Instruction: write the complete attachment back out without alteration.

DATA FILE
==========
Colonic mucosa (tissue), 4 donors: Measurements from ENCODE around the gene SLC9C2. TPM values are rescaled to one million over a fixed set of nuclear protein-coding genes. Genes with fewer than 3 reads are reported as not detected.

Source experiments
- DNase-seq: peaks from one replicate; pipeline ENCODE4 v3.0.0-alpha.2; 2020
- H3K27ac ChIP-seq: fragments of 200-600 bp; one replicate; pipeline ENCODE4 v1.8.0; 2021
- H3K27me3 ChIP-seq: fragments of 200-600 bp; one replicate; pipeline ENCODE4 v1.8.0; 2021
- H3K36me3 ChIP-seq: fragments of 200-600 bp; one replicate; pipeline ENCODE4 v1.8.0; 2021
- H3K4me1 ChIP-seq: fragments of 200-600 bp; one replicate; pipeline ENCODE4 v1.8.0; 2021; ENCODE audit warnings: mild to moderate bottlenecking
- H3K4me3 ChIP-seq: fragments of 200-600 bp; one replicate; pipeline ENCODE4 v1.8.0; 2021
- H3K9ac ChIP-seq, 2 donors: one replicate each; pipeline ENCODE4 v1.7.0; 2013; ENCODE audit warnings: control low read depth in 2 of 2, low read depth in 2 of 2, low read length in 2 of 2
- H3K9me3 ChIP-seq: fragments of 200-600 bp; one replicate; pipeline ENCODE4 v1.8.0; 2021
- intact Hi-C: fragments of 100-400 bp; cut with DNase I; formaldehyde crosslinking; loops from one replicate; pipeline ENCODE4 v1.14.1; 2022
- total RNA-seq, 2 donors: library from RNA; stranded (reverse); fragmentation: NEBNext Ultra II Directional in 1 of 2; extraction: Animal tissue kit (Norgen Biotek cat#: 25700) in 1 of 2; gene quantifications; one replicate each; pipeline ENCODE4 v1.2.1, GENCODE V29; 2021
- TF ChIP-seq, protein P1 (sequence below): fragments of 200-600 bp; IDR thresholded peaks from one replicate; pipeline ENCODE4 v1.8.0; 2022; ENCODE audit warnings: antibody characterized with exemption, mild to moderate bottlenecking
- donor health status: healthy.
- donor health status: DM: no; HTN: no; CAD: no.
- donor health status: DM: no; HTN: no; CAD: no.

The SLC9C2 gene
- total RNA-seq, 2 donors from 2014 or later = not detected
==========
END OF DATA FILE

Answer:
Colonic mucosa (tissue), 4 donors: Measurements from ENCODE around the gene SLC9C2. TPM values are rescaled to one million over a fixed set of nuclear protein-coding genes. Genes with fewer than 3 reads are reported as not detected.

Source experiments
- DNase-seq: peaks from one replicate; pipeline ENCODE4 v3.0.0-alpha.2; 2020
- H3K27ac ChIP-seq: fragments of 200-600 bp; one replicate; pipeline ENCODE4 v1.8.0; 2021
- H3K27me3 ChIP-seq: fragments of 200-600 bp; one replicate; pipeline ENCODE4 v1.8.0; 2021
- H3K36me3 ChIP-seq: fragments of 200-600 bp; one replicate; pipeline ENCODE4 v1.8.0; 2021
- H3K4me1 ChIP-seq: fragments of 200-600 bp; one replicate; pipeline ENCODE4 v1.8.0; 2021; ENCODE audit warnings: mild to moderate bottlenecking
- H3K4me3 ChIP-seq: fragments of 200-600 bp; one replicate; pipeline ENCODE4 v1.8.0; 2021
- H3K9ac ChIP-seq, 2 donors: one replicate each; pipeline ENCODE4 v1.7.0; 2013; ENCODE audit warnings: control low read depth in 2 of 2, low read depth in 2 of 2, low read length in 2 of 2
- H3K9me3 ChIP-seq: fragments of 200-600 bp; one replicate; pipeline ENCODE4 v1.8.0; 2021
- intact Hi-C: fragments of 100-400 bp; cut with DNase I; formaldehyde crosslinking; loops from one replicate; pipeline ENCODE4 v1.14.1; 2022
- total RNA-seq, 2 donors: library from RNA; stranded (reverse); fragmentation: NEBNext Ultra II Directional in 1 of 2; extraction: Animal tissue kit (Norgen Biotek cat#: 25700) in 1 of 2; gene quantifications; one replicate each; pipeline ENCODE4 v1.2.1, GENCODE V29; 2021
- TF ChIP-seq, protein P1 (sequence below): fragments of 200-600 bp; IDR thresholded peaks from one replicate; pipeline ENCODE4 v1.8.0; 2022; ENCODE audit warnings: antibody characterized with exemption, mild to moderate bottlenecking
- donor health status: healthy.
- donor health status: DM: no; HTN: no; CAD: no.
- donor health status: DM: no; HTN: no; CAD: no.

The SLC9C2 gene
- total RNA-seq, 2 donors from 2014 or later = not detected